U.S. Surgeon General urges Cal State LA students to fight heart disease

Surgeon General

Surgeon General Vivek H. Murthy lauds University's Mind Matters initiative; day-long event features heart screening, panel discussion as part of nationwide initiative

U.S. Surgeon General Vivek H. Murthy on Monday urged Cal State LA students to take action against cardiovascular disease, which claims nearly 400,000 women’s lives each year, making it the number one killer of women in the nation.

Murthy participated in a heart disease awareness and screening event, which included a forum with Cal State LA President William A. Covino, National Council of La Raza President Janet Murguia and Rita Redberg, professor of medicine and director of Women’s Cardiovascular Services at UC San Francisco.

The panelists called for urgent action to raise awareness and make women’s heart health a priority. The event was sponsored by the Women’s Heart Alliance, Clinton Foundation and Cal State LA, which was the first university selected to participate in the nationwide initiative.


Photos: U.S. Surgeon General visits Cal State LA

Cal State LA students code for women's heart health

Covino announced at the event that he will begin a dialogue with students, faculty and staff to create a smoke-free University. This process marks an important move for public health at the University, as smoking and exposure to second-hand smoke increases the risk of dying from heart disease and stroke.

During the panel, Murthy commeneded Cal State LA's Mind Matters initiative, which provides resources and programs to help students navigate the demands of academic excellence, family responsibilities and jobs. After the panel concluded, the Surgeon General took the blood pressure of Cal State LA student Estefany Bahena, who was participating in a health screening event in the University-Student Union Plaza. Murthy then visited the Health Hut, which was staffed by members of the Student Health Advisory Committee. He posed for photos with students as a steady rain fell on the plaza. 

As part of its commitment to combat cardiovascular disease, Cal State LA also hosted a women’s heart health codeathon and the screening event in partnership with WHA, where students met with medical professionals and learned about their personal risk of developing heart disease as well as how to improve their heart health.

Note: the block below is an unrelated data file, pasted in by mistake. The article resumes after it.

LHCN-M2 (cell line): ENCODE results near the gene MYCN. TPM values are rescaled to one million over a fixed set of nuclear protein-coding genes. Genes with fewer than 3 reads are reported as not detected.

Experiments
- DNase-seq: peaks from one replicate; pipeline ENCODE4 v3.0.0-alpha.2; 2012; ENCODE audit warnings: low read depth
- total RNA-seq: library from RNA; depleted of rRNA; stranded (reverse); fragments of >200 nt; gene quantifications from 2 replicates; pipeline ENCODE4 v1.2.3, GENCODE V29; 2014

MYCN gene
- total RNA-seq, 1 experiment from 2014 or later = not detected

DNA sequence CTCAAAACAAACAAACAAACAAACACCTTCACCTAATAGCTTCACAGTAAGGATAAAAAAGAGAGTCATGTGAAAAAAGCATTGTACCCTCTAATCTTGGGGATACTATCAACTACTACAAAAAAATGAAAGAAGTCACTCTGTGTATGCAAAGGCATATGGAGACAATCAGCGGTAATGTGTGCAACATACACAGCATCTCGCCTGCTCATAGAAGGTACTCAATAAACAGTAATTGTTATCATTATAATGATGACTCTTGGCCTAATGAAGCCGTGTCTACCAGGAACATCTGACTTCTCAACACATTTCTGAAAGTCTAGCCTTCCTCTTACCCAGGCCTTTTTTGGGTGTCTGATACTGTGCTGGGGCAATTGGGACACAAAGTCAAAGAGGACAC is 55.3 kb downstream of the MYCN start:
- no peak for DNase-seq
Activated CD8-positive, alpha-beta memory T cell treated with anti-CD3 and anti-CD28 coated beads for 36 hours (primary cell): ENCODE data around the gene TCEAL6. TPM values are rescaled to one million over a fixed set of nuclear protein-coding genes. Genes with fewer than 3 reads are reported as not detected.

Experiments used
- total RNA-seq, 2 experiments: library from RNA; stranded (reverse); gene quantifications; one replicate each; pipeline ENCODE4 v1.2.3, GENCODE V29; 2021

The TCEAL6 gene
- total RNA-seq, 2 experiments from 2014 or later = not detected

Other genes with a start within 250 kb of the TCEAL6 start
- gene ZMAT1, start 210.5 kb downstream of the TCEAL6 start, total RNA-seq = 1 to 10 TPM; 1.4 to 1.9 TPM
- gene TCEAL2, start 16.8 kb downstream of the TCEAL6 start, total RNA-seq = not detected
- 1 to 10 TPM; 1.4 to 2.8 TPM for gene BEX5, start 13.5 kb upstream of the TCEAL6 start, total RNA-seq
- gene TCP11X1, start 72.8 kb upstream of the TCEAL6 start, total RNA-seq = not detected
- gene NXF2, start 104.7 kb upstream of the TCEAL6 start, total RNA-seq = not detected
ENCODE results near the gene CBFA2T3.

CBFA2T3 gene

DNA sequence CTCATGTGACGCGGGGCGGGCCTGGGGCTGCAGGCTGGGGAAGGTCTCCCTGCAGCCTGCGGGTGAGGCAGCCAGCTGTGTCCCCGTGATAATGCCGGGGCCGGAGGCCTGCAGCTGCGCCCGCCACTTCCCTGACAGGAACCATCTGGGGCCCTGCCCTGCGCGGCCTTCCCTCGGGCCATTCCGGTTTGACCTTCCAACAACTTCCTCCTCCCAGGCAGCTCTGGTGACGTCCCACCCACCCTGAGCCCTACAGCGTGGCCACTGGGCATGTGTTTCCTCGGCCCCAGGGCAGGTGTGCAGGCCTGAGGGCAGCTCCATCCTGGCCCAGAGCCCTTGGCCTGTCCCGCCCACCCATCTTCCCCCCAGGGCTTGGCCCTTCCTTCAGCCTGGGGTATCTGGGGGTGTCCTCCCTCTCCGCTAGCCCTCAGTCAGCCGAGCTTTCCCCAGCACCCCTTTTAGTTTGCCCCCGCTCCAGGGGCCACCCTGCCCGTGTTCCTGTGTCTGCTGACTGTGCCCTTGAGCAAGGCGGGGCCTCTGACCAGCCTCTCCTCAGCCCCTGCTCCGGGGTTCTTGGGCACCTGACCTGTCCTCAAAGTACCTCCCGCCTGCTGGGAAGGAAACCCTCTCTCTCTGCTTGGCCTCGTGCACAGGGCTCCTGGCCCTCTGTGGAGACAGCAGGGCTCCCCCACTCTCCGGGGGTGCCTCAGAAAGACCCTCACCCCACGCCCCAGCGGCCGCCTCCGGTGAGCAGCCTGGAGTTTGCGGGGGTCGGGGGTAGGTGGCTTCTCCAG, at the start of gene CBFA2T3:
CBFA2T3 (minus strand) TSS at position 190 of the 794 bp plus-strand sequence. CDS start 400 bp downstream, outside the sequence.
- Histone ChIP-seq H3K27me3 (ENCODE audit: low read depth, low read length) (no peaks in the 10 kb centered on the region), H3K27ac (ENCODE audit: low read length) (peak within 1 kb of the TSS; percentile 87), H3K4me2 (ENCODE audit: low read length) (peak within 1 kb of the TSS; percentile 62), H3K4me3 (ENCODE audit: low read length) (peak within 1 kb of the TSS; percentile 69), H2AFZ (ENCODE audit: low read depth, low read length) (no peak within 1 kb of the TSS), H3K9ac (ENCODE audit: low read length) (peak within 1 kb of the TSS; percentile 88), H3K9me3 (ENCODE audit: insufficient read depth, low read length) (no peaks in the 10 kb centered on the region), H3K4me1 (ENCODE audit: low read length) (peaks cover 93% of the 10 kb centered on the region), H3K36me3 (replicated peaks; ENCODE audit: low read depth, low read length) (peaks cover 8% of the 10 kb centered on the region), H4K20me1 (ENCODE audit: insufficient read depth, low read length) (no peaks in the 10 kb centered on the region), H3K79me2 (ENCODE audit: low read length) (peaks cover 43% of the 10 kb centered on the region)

Students also competed over the weekend in a codeathon event, hosted by the Clinton Health Matters Initiative, an initiative of the Clinton Foundation, in which young developers and designers built original prototype apps to help young women decrease their risk of developing cardiovascular disease. The two-day event drew industry leaders from the tech, design and health fields.Surgeon General

“The key to preventing disease is a healthy lifestyle,” Murthy said. “There are everyday steps you can take to lower your chance of developing heart disease by eating a healthy diet; being active and exercising regularly; and staying tobacco-free.” 

Cal State LA’s population reflects the diversity of greater Los Angeles’s residents, with a student body of 27,000, about 60 percent of whom are Latino, 15 percent Asian American and four percent African American. As gender disparities are evident in heart disease research funding and mortality, and 60 percent of students are women, the Cal State LA campus served as an appropriate audience for the forum’s message of action.

“At Cal State LA, we launched our Mind Matters initiative last year because we realize that without student wellbeing there is no academic success,” President Covino said. “We’re confident that our students’ awareness of heart disease will increase through our partnership with the Women’s Heart Alliance and Clinton Health Matters Initiative.”